ArcelorMittal's move to lock out 300 unionized workers from Contrecoeur, Que., plant surprised union rep
CONTRECOEUR, Que.—Employees of ArcelorMittal Montreal Inc. have been locked out by the global steel giant after they rejected the company’s last contract offer.
The company said in a statement it was “forced” to take the action.
More than half of the 262 workers from the Contrecoeur, Que., plant that showed up for a vote submitted ballots against the contract, saying they objected in particular to proposed changes to the company pension plan.
The employees from the plant northeast of Montreal also insisted the wage increases being offered were insufficient.
The company locked them out shortly afterward.
ArcelorMittal said it offered employees a 13 per cent wage increase over five years.
Acceptance of the offer would have raised the average annual salary to $68,000, it added.
Guy Gaudette, spokesperson for the United Steelworkers (USW) affiliate Syndicat des Metallos union, says he was surprised by the lockout because the two sides had been involved in a recent negotiating blitz with a mediator.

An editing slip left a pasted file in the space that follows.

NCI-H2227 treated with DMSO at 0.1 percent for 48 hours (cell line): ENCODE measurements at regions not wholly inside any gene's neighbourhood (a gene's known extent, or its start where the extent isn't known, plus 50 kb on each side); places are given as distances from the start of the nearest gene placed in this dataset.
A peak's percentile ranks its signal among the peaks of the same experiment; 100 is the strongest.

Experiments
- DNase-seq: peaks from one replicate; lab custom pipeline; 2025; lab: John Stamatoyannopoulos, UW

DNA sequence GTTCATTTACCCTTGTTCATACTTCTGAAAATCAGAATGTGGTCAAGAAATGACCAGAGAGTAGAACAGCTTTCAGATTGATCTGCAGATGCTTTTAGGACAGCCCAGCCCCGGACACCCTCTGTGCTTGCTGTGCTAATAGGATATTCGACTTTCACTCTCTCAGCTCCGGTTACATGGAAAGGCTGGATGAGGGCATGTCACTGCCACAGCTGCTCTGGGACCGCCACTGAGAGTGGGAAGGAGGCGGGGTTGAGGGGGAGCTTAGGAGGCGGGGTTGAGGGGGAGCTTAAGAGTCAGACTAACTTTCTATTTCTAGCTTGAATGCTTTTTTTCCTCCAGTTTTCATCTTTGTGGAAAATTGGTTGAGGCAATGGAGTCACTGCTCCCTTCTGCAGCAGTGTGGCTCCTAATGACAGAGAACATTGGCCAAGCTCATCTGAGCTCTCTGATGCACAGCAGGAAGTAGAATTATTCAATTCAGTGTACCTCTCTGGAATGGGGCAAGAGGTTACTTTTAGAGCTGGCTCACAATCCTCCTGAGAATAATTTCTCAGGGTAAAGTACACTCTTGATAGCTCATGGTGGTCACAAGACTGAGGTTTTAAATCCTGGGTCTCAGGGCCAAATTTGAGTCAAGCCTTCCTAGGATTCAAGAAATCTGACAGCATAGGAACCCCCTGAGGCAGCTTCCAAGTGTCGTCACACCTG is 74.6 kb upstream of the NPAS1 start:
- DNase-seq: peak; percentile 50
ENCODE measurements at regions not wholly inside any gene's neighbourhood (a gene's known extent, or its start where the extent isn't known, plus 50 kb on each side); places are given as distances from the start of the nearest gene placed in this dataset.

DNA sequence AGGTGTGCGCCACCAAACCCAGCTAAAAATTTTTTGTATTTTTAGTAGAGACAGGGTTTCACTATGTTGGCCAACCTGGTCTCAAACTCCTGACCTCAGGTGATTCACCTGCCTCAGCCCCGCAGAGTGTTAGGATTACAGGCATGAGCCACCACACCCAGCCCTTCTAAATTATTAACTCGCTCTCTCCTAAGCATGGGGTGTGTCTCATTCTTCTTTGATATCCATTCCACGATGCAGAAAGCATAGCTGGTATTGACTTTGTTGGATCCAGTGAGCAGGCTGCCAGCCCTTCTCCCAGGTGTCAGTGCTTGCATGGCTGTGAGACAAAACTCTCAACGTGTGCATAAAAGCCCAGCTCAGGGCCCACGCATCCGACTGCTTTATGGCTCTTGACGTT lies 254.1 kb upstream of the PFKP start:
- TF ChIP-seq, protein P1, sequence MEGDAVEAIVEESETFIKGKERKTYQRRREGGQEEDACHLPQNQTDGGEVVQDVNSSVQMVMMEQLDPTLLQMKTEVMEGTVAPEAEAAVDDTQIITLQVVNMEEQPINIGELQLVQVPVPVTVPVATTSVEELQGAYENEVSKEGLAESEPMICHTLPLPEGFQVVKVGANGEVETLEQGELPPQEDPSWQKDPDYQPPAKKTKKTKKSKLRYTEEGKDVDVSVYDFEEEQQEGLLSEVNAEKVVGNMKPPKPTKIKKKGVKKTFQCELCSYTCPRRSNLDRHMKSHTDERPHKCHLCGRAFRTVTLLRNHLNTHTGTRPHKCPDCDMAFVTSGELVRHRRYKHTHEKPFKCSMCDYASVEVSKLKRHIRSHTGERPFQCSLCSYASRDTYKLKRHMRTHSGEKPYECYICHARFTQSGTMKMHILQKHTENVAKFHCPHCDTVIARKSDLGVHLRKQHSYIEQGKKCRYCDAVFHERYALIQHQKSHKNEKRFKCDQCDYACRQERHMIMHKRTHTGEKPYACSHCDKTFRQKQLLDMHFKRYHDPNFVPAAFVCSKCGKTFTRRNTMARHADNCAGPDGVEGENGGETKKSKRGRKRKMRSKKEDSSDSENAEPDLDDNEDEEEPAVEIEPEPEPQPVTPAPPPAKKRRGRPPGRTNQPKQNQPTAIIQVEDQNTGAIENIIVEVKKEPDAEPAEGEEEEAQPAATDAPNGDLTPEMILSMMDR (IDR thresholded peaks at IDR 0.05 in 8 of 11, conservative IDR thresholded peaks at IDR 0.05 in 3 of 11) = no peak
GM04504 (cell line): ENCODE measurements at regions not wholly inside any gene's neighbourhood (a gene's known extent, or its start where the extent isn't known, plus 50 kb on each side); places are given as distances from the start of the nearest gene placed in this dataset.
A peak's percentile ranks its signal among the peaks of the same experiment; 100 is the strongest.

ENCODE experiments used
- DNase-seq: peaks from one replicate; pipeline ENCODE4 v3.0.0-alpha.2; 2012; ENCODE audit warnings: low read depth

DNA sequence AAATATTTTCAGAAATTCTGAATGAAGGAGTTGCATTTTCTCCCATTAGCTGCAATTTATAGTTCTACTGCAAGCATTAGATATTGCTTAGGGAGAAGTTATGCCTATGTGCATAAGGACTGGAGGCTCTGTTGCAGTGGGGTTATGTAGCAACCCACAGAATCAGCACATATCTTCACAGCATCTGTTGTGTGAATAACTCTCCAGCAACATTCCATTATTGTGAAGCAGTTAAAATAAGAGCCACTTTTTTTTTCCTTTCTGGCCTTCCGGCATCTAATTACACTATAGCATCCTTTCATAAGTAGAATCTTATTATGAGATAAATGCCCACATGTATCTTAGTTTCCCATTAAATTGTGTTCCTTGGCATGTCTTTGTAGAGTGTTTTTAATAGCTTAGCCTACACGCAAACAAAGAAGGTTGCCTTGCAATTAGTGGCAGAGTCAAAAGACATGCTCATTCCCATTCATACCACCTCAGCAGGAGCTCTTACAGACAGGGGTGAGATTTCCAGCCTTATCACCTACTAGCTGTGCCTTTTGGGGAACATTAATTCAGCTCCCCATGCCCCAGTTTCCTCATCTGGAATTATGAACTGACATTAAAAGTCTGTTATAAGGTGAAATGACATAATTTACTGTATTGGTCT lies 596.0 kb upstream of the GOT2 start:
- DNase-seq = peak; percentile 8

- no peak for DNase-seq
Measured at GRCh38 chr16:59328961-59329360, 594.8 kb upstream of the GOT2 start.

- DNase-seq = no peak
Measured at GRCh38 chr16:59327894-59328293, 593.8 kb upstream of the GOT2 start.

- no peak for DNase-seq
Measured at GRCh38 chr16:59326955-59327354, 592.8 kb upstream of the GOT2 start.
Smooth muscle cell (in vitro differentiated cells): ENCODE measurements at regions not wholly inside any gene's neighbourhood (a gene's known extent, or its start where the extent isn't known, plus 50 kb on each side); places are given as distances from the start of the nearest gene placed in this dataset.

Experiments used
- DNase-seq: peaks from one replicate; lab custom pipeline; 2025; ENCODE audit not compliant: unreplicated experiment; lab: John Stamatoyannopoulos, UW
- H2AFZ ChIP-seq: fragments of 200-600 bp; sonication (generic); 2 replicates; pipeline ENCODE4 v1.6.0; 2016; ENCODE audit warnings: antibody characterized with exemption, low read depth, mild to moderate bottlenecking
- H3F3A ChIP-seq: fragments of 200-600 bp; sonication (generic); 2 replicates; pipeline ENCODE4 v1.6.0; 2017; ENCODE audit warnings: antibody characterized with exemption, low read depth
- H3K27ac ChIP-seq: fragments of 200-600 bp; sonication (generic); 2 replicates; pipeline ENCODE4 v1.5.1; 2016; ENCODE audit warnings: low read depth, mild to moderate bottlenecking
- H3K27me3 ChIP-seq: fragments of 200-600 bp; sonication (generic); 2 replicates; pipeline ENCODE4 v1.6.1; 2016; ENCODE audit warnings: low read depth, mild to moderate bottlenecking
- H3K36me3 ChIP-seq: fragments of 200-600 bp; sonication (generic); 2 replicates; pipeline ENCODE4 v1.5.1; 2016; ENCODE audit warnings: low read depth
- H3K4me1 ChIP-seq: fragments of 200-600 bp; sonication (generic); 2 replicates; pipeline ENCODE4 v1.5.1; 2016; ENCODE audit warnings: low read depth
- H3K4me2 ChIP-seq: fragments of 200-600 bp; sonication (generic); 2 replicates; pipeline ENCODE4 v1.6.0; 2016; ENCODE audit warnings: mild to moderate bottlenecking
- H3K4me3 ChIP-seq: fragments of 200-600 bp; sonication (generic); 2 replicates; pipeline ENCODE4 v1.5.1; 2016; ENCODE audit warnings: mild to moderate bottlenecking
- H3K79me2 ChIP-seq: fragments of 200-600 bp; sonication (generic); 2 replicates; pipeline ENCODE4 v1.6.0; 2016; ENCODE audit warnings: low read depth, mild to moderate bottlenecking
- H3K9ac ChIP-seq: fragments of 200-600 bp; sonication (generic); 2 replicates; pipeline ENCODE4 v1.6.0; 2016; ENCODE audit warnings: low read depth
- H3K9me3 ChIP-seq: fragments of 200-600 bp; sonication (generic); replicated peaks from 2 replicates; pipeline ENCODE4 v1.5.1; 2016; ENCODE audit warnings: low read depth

The union had also not exercised its strike mandate.
Gaudette says ArcelorMittal wanted to move from a fully-funded pension plan to a defined contribution plan for younger workers and future employees.
While the company would take care of the contributions in both cases, the pension amount for employees in the new plan would depend on its performance over the years.
Gaudette says that would make it more difficult for young workers to plan for retirement.
The company also deplored acts of vandalism it said took place after the lockout started.
“These regrettable and unacceptable acts have jeopardized the safety of the people present and caused significant material damage,” the company said in its statement.
The 300 unionized workers have been without a contract since July 31.
The company makes leaf springs and steel frames for the automotive and construction industries.